It will eat any tankmates small enough to be considered food, but can be safely housed with larger species that inhabit other areas of the tank. Ideal choices are medium to large-sized cyprinids, characins and peaceful cichlids.
It’s territorial towards other bottom-dwellers though, especially conspecifics. It should only be combined with such species in a suitably sized tank with plenty of hiding places and broken lines of sight.
Predatory by nature, but usually adapts well to dead foods in captivity. It relishes meaty items such as prawns, mussels, cockle, lancefish or earthworms. Most specimens will also take dried sinking foods. When first introduced it may only feed after lights out, and food should be added accordingly. Once settled most will learn to come out and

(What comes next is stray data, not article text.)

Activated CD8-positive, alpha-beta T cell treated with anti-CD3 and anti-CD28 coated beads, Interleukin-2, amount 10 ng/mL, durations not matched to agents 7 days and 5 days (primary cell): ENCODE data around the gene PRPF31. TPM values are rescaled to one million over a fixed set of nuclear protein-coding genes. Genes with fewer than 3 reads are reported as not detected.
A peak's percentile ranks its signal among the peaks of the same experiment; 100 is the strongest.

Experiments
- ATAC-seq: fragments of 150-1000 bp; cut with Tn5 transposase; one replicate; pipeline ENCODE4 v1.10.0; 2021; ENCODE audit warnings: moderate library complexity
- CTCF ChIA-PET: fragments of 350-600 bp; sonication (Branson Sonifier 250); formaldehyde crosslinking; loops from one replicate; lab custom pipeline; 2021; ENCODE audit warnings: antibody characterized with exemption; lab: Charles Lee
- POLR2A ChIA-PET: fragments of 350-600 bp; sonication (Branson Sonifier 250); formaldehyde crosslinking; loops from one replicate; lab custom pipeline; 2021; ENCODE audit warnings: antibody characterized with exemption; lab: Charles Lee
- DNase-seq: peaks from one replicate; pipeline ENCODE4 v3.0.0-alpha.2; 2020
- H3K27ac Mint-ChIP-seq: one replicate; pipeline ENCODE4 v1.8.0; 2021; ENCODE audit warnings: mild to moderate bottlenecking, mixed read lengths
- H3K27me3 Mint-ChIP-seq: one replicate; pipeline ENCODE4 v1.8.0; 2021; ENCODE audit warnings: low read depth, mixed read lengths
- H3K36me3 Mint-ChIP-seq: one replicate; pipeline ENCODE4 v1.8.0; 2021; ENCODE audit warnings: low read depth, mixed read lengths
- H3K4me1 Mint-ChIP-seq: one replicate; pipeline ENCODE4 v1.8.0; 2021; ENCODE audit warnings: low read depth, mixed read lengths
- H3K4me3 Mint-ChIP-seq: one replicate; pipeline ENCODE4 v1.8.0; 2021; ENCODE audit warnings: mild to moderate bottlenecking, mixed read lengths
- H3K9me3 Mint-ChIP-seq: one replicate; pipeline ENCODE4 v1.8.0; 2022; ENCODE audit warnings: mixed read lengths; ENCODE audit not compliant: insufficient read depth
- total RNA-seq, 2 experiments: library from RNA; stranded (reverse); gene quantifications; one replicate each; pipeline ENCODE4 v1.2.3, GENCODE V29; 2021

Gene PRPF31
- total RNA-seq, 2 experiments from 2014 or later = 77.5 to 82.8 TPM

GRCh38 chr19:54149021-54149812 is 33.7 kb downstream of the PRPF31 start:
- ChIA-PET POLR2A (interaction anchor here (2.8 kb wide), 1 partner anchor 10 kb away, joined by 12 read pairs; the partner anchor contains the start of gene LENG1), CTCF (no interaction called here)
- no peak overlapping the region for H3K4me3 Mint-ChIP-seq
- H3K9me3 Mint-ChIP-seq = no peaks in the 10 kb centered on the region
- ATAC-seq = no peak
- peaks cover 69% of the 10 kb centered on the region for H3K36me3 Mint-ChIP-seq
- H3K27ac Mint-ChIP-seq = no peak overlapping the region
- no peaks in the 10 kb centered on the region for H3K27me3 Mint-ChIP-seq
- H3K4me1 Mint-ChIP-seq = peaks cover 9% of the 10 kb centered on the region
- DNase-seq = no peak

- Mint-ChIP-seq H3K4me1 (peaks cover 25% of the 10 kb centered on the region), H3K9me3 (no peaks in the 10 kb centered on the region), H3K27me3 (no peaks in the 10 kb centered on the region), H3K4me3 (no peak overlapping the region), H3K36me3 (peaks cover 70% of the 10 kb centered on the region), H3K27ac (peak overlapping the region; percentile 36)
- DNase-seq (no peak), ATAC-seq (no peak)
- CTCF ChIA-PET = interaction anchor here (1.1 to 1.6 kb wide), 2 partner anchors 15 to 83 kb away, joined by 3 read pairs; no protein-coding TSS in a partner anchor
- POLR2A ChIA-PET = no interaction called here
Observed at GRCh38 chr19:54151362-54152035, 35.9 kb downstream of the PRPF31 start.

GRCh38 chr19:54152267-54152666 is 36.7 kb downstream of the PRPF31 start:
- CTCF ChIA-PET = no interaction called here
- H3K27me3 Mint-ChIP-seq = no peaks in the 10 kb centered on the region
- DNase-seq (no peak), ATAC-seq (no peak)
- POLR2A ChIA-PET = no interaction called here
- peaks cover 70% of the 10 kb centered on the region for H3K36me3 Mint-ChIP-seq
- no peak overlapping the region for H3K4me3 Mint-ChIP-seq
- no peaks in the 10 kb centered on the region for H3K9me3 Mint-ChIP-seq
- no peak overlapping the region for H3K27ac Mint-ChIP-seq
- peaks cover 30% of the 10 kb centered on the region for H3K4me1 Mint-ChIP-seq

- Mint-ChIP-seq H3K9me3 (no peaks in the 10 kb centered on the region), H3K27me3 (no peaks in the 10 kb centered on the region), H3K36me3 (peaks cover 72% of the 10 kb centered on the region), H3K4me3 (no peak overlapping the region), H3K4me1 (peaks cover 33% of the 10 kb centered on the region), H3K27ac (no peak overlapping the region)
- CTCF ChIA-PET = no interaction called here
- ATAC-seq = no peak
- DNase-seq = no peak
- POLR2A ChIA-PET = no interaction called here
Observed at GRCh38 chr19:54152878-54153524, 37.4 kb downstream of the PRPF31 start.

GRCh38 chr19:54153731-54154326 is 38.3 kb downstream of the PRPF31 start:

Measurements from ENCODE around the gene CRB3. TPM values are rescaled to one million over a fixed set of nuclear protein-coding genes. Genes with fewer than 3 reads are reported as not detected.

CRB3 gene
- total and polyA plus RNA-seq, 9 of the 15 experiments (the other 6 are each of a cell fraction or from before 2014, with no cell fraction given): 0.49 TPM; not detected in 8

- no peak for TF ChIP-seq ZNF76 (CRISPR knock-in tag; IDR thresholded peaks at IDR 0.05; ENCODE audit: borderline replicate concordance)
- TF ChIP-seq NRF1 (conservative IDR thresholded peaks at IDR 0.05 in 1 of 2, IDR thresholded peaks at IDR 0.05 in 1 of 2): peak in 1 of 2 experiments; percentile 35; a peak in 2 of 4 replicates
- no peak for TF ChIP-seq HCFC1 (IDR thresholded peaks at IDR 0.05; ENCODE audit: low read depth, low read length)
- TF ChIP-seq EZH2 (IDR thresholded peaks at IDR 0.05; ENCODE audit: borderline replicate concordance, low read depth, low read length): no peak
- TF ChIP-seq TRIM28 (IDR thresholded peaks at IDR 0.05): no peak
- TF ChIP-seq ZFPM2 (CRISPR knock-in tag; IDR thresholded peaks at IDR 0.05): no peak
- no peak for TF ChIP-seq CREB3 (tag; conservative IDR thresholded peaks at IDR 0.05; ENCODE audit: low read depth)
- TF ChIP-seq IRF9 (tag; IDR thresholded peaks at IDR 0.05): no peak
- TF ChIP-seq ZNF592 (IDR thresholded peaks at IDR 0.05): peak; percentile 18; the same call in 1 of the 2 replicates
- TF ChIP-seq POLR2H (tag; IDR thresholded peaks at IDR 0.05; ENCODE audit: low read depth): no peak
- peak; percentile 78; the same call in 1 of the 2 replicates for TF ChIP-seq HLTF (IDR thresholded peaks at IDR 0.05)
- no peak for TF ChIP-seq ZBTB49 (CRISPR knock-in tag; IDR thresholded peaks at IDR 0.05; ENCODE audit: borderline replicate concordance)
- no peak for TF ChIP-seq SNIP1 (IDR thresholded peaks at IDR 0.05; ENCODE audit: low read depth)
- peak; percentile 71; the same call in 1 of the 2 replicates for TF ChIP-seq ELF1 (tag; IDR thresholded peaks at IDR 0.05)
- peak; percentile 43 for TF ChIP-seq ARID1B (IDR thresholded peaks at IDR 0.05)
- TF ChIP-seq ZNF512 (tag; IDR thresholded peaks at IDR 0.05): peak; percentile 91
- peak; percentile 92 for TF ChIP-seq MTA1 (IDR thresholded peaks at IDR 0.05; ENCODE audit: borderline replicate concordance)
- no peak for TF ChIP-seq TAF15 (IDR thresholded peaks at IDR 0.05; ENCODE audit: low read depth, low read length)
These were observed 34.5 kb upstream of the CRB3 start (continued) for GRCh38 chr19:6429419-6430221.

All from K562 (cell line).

It should not be fed the meat of mammals such as beef heart or chicken. Some of the lipids contained in these meats cannot be properly metabolised by the fish, and can cause excess deposits of fat and even organ degeneration. Similarly there is no benefit in the use of ‘feeder’ fish such as livebearers or other small fish. Risks involved with feeding these include the potential of disease introduction.